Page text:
After using his mother's newly built time machine, Dolf gets stuck involuntary in the year 1212. He ends up in a children's crusade where he confronts his new friends with modern techniques... See full summary »
A ripping adventure yarn about teenage boys who join the crew of a ship of the Dutch East India Company in the 17th century. After a dramatic shipwreck and escape from an attack by natives, they must make their way to safety by themselves.
Steven de Jong
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Frensch de Groot,
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Yannick van de Velde,
Wendy van Dijk
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After using his mother's newly built time machine, Dolf gets stuck involuntary in the year 1212. He ends up in a children's crusade where he confronts his new friends with modern techniques. The crusade however turns out to be even trickier than first imagined.. Written by
Good for children 8 - 14, but if you read and loved the book: DON'T WATCH IT!
I waited for ages to watch this film, because as a lover of the book (which is highly recommendable for both older children and adults, in Dutch or in translation)I was afraid to be disappointed - and I was.
The director (who made some very qualitative other movies) was aiming at a younger audience than the mid teens that the book was meant for, andfor that group, he did a good job. It's an adventure film which is at the same time quite historically accurate and informative for that age group.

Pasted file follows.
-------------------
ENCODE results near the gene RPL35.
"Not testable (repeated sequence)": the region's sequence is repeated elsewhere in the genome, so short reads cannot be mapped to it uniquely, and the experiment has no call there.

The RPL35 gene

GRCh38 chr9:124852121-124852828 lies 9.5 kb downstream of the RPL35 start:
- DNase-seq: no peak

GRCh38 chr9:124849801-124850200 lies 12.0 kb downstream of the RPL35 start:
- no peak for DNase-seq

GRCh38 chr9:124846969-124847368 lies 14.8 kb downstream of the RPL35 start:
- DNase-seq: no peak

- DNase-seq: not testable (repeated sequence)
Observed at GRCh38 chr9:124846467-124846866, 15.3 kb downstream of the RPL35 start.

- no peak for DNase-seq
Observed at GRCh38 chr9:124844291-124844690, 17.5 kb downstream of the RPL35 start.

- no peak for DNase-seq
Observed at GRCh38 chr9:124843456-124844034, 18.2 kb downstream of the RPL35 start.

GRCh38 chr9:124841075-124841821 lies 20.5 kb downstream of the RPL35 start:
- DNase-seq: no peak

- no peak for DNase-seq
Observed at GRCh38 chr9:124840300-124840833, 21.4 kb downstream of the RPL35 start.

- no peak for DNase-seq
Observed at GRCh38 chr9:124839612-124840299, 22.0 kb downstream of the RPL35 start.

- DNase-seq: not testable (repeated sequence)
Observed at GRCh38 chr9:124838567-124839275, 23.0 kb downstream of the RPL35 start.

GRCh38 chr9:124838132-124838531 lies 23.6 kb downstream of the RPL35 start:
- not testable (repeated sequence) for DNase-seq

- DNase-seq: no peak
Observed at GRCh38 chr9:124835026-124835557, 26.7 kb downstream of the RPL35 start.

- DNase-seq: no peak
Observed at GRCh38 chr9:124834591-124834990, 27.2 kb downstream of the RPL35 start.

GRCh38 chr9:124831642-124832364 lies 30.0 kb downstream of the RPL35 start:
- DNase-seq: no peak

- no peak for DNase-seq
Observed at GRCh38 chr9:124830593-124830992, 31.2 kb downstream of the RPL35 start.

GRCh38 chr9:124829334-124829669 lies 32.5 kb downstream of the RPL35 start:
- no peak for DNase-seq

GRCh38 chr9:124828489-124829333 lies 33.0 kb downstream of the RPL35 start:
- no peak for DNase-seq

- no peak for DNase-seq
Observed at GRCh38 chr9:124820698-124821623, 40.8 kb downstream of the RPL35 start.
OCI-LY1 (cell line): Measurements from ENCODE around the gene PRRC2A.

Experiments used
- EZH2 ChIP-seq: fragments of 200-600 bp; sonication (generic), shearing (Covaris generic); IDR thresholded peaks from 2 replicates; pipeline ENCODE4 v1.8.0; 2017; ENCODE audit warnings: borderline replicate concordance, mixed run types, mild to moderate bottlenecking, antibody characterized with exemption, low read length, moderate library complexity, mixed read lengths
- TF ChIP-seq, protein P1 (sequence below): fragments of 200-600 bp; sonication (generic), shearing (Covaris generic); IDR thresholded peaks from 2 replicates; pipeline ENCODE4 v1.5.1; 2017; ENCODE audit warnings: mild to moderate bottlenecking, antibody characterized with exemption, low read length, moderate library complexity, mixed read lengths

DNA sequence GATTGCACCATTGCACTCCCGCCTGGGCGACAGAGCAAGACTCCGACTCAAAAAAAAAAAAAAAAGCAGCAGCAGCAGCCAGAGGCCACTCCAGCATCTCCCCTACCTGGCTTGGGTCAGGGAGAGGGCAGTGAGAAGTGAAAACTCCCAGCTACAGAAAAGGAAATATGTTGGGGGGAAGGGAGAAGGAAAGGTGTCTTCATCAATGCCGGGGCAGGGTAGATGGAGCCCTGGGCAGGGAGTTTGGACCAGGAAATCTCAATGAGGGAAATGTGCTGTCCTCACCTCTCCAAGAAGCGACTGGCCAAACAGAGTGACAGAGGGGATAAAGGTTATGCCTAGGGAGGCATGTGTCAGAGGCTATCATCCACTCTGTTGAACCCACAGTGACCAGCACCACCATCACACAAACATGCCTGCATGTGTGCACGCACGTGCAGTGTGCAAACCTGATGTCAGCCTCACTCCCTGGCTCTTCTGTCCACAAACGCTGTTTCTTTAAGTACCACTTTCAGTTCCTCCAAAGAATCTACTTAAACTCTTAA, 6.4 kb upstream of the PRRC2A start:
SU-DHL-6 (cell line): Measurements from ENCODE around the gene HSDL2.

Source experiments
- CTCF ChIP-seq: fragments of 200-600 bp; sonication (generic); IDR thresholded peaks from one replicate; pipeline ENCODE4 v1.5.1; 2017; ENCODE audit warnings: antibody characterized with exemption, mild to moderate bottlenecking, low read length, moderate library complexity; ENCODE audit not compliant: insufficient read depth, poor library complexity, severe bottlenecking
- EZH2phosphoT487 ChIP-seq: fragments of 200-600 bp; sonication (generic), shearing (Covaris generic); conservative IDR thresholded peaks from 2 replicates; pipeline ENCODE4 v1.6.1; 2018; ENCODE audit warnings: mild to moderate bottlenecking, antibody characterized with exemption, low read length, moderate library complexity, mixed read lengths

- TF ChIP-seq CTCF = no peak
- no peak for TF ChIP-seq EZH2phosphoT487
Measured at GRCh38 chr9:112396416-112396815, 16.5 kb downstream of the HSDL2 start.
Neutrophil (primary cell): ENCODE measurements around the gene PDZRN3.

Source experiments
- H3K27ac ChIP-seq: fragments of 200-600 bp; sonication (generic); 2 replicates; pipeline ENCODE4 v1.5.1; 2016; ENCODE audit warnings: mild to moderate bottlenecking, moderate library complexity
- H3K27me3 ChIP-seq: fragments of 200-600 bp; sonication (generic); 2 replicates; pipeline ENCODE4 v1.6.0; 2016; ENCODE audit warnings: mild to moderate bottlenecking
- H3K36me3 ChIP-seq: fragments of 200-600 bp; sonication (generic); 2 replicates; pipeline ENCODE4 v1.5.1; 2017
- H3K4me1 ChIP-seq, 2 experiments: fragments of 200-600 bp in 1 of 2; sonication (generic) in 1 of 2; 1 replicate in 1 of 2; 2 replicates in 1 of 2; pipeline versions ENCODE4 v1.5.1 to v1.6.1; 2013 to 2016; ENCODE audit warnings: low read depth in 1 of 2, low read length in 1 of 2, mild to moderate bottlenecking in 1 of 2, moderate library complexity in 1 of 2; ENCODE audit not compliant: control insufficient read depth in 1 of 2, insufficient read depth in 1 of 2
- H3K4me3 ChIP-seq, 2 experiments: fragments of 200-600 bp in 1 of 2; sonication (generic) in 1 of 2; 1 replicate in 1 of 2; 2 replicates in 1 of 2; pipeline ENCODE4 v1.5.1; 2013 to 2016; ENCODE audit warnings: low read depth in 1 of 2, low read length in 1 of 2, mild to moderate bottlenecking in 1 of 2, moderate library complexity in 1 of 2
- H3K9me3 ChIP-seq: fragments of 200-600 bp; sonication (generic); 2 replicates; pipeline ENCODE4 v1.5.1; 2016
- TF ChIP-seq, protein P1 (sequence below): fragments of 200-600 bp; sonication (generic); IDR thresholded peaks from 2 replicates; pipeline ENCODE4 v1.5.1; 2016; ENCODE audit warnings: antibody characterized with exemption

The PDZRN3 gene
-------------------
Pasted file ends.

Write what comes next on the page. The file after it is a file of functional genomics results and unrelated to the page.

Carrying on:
For me and my contemporaries who read the book in the 70s, 80s and 90s, and who think back to it with great love, the film is an abasement.
Many plot lines were changed. Some choices are understandable: women get a bigger role than they did in the book for example, technology has changed, and some parts of the story had to be left out so that the film wouldn't be too long. Some choices are less understandable, but probably sounded good when they were argued for by the scriptwriter: the main protagonist Dolf's personality has been changed substantially, many characters have been written out, new plots have been introduced. None of it works. The plot is incoherent, very unbelievable and lacks suspense.
The acting is poor.
The costumes are completely unbelievable because they are just too clean and new. The locations are also too clean. But mostly, the props annoyed me, especially the medieval paper and books - somebody learned how to make paper by hand and then reckoned that was enough to make it look medieval.
But the thing that irritated me most was the fact that the two hundred odd extras playing the children in the crusade look like happy, well-fed, healthy children in a high budget school play rather than the ill, starving, dirty, wild, desperate children that Thea Beckman portrayed so powerfully in her book.
I'm not saying they should have starved the child actors, obviously that's impossible. Nor am I saying they should have stuck to all the original twists and turns in Thea Beckman's plot, that would also have been impossible. You see, making this book into a film... is impossible.
There were a lot of bad choices made when making this film. The casting director, costume director, scriptwriter, and of course the director himself all made some bad choices. Would other choices have made for a better film? Maybe. Would they have made for a good film? No. In the end, the only important bad choice for this film was the very first one: the choice to make it.
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